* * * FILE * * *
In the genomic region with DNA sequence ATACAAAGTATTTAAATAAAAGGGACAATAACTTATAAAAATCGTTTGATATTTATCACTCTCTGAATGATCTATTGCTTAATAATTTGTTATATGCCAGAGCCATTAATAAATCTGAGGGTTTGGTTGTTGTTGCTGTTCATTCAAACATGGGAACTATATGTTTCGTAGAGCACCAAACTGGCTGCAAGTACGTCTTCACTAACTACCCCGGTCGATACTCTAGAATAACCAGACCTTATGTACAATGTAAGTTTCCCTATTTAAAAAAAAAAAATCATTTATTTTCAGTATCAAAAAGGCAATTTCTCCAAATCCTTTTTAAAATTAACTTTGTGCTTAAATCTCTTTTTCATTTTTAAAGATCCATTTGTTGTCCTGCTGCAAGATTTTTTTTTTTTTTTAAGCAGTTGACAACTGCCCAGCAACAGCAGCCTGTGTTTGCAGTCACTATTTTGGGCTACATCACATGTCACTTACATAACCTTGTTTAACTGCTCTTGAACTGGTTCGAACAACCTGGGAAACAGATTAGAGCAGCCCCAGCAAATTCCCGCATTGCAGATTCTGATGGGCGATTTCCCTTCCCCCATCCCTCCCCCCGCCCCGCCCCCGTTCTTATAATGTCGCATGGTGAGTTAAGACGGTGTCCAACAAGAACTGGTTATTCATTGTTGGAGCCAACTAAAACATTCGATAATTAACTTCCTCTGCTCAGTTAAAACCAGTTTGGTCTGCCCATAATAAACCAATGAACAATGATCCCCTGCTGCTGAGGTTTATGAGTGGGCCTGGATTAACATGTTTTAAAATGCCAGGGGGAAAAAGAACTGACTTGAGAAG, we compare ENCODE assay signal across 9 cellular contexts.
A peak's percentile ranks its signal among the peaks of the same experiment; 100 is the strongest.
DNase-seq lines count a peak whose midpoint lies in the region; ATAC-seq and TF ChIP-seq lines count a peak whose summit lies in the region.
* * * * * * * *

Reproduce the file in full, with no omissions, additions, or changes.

In the genomic region with DNA sequence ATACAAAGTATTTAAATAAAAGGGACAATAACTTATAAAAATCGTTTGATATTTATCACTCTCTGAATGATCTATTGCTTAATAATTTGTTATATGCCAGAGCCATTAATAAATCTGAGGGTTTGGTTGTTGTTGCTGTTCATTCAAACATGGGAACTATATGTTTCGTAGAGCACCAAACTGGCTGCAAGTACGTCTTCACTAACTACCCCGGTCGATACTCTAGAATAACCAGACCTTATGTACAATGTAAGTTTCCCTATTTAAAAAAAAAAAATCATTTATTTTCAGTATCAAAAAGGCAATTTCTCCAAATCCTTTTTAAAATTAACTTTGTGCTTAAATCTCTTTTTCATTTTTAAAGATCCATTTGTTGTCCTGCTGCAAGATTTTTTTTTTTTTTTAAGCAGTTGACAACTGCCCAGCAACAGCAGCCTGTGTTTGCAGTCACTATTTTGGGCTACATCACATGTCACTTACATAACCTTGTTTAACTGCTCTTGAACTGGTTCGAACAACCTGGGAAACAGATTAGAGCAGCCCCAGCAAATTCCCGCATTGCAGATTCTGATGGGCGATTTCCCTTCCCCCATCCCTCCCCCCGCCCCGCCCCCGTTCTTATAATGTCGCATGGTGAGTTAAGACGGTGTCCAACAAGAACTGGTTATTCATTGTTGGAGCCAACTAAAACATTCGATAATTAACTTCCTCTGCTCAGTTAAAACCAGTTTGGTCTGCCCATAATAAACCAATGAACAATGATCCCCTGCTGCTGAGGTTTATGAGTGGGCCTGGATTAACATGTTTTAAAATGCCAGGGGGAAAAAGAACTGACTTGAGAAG, we compare ENCODE assay signal across 9 cellular contexts.
A peak's percentile ranks its signal among the peaks of the same experiment; 100 is the strongest.
DNase-seq lines count a peak whose midpoint lies in the region; ATAC-seq and TF ChIP-seq lines count a peak whose summit lies in the region.